Department of Defense (DoD) officials, speaking on condition of anonymity, told the Washington Post on February 6 that they were planning a military parade in Washington D.C. on President Donald Trump’s orders. The U.S. has not held a military parade since victorious forces returned from the First Gulf War in June 1991. Trump reportedly asked the planners to model the parade on France’s annual Bastille Day celebration.
Editorial director at France’s Le Monde newspaper Sylvie Kauffmann said, “France’s Bastille Day military parade is an old tradition, going back to 1880. Its longevity and popularity have many historical reasons. Probably different from Trump’s motivations.” Without the justification of longheld tradition, the plan for a military parade in Washington D.C. is frivolous and sends mixed signals about the Trump administration’s commitment to peaceful and diplomatic solutions to global problems.
Secretary of Defense James Mattis told Congress on February 6 that its inability to create a long-term budget plan creates uncertainty in military planning and weakens national security, according to Voice of America. While uncertainty may adversely affect national defense strategy, Mattis has little to complain about. It seems likely that Congress will allocate the DoD most or all of the $716 billion requested by Trump for 2019. This would represent a further increase from Trump’s abortive first budget request in May 2017, which asked for a $469 billion defense spending boost over ten years, according to the New York Times. The nonpartisan Congressional Budget Office said that Trump’s most recent proposal would increase the federal debt to 150 percent of GDP by 2047 because cuts to other government services are insufficient to pay for new spending, reported DefenseNews.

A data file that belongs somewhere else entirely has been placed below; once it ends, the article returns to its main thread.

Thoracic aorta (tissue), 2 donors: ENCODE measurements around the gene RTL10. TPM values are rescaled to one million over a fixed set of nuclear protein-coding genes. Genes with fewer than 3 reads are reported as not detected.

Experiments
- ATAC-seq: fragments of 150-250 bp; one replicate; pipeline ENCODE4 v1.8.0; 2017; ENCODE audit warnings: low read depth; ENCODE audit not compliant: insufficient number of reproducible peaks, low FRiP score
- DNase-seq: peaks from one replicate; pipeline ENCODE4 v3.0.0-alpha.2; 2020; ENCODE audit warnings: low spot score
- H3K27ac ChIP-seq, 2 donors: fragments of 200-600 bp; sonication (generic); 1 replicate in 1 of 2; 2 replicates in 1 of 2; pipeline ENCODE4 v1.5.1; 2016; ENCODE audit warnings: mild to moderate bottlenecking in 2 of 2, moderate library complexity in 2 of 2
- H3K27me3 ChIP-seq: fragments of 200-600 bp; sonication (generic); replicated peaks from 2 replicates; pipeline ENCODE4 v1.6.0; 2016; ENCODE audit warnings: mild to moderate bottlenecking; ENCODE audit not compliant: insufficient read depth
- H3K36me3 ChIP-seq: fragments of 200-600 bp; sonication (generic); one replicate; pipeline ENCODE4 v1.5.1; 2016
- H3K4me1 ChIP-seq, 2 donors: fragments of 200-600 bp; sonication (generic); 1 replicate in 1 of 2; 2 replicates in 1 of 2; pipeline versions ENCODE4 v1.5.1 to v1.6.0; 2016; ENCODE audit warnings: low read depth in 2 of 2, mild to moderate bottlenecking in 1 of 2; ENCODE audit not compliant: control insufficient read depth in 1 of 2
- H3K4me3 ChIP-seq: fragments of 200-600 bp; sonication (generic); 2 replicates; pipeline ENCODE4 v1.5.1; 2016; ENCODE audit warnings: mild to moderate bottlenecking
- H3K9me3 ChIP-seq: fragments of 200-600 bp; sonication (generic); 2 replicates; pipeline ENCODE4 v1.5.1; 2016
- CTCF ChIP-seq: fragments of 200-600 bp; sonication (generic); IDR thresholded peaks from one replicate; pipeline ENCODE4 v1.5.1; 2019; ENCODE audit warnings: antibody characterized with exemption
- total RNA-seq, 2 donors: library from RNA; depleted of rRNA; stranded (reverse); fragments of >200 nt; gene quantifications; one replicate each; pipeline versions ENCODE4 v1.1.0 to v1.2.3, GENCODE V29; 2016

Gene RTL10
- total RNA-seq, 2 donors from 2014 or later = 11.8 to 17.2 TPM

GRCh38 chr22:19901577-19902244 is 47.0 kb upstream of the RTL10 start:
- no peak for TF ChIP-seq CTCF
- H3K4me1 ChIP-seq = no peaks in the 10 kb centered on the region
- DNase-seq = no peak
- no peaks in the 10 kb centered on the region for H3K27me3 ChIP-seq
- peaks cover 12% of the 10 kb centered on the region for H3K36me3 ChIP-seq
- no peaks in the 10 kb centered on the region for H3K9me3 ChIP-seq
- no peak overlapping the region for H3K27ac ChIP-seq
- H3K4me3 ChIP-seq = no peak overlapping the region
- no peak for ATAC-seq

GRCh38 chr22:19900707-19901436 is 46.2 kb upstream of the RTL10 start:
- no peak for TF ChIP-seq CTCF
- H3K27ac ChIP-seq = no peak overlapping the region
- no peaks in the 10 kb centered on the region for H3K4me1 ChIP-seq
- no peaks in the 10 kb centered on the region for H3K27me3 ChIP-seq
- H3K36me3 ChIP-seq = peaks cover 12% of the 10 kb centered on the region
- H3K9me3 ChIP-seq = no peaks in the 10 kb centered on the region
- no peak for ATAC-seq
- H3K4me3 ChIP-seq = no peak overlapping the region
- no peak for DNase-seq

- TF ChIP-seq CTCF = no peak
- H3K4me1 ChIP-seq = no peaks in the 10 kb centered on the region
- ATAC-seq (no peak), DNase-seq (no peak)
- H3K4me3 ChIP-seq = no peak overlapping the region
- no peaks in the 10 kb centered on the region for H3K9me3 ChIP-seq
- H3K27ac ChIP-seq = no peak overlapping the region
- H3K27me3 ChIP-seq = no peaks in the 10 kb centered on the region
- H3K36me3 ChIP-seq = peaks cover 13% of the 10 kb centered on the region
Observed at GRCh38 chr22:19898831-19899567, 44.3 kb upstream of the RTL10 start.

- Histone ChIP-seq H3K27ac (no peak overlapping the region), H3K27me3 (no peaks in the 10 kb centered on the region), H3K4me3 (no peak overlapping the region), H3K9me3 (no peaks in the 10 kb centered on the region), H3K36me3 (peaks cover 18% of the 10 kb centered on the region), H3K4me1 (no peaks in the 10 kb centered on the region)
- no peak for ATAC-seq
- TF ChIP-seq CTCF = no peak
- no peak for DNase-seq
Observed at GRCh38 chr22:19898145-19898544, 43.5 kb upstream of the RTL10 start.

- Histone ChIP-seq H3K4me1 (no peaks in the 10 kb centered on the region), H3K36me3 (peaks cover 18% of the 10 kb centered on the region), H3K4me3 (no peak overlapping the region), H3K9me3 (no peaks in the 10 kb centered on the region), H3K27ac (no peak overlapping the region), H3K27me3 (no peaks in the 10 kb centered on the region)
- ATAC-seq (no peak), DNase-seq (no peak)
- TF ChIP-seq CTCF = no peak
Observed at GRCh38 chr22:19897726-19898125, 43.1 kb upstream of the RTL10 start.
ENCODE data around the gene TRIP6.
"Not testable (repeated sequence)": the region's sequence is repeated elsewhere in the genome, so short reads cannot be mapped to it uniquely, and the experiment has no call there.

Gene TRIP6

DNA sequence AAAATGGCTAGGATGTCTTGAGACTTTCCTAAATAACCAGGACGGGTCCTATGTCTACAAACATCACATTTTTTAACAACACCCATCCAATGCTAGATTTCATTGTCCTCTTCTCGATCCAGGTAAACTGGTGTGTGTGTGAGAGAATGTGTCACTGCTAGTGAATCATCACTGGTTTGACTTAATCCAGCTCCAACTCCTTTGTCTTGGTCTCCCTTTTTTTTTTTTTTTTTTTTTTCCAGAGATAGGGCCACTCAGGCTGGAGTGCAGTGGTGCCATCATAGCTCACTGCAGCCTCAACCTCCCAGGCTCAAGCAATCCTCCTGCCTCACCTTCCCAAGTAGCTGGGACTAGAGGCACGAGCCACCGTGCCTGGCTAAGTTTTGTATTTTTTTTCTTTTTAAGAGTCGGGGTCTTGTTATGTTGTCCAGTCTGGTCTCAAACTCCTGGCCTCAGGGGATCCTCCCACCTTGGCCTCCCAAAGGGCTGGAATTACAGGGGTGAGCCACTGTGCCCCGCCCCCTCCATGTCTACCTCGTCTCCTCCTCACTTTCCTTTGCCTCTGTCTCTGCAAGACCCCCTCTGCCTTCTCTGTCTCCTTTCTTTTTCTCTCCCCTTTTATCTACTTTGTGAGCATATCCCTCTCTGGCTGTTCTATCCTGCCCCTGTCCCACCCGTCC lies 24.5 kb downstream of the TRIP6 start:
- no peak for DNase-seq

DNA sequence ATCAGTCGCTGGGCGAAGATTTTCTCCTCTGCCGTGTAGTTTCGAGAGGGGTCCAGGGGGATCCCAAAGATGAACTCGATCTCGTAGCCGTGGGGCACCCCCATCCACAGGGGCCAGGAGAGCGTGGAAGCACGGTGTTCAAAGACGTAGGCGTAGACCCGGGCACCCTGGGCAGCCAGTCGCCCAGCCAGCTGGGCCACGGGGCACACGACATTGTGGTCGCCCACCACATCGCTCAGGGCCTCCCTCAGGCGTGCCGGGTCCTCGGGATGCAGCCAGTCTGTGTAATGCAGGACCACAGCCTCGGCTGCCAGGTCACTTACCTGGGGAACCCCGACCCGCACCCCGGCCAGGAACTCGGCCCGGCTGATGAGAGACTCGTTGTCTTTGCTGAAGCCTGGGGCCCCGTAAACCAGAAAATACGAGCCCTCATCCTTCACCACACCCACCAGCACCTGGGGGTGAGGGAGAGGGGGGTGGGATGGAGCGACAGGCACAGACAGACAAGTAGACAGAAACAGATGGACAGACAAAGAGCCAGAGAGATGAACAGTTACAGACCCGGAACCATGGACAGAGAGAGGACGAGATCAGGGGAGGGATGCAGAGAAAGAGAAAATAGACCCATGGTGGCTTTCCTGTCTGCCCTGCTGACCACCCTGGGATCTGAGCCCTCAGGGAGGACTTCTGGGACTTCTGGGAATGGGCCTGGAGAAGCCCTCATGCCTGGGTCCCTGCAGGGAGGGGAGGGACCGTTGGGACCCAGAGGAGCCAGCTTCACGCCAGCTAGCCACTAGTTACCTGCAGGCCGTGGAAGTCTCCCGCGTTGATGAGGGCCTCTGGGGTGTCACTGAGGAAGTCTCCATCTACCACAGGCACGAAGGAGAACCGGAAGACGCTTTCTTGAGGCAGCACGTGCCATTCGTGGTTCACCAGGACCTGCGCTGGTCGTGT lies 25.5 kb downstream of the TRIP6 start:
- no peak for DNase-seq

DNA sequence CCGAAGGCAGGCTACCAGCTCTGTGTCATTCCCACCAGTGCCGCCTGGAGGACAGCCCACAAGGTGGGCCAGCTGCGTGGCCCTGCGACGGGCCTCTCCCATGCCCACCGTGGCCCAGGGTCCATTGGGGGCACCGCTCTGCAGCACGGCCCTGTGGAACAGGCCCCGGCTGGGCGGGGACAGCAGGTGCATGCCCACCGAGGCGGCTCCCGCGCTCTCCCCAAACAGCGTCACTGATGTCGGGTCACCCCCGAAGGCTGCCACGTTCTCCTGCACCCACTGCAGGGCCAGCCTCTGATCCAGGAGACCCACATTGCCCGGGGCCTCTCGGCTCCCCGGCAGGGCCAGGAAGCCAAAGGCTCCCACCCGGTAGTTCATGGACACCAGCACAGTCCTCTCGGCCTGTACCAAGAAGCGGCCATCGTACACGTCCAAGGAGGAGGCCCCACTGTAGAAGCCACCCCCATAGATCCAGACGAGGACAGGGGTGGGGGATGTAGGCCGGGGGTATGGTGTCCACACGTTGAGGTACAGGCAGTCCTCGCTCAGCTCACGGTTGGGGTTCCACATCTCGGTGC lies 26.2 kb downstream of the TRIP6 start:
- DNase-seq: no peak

The United States spends more on defense than China, Saudi Arabia, Russia, India, the United Kingdom, Japan, and France combined. This defense expenditure is widely known for its inefficiency. In 2016, DoD officials tried to bury an internal study that found over $125 billion of bureaucratic waste over five years, according to the Washington Post.
The procurement process run by the DoD for new technologies and equipment is broken. Many Congressional rules complicate DoD procurement spending, says Federal News Radio. In 2014, Congress authorized $120 million in spending on Abrams tanks despite top military leaders’ protests that they did not want more tanks. Politics has become an insidious part of U.S. defense spending policy. The particular case of the Abrams tank can be explained by two points: elected officials’ desire to look strong on military matters and the tank’s dispersed manufacturing operations, which create jobs in most Congressional constituencies. A new report also says that some offices within the DoD are redundant but cannot be closed because they are established by statute.
Trump’s proposed military parade is, therefore, nothing more than the continuation of a trend in American politics. Politicians, out of a desire to appear strong and show unwavering support for the military, have thrown more money at the DoD continuously, disregarding its wasteful and inefficient use of resources. The military parade that Trump is planning is an attempt to project strength in the same way that Pyongyang and Moscow have flaunted their countries’ military power. It represents the bloated military-industrial-Congressional complex just as much as it represents Trump’s own Napoleon complex. Perhaps even worse, unlike the Bastille Day parade—which is a symbol for the world of French nationhood—Trump’s military parade is a symbol for the world of his administration’s commitment to military solutions and discounting of diplomatic ones.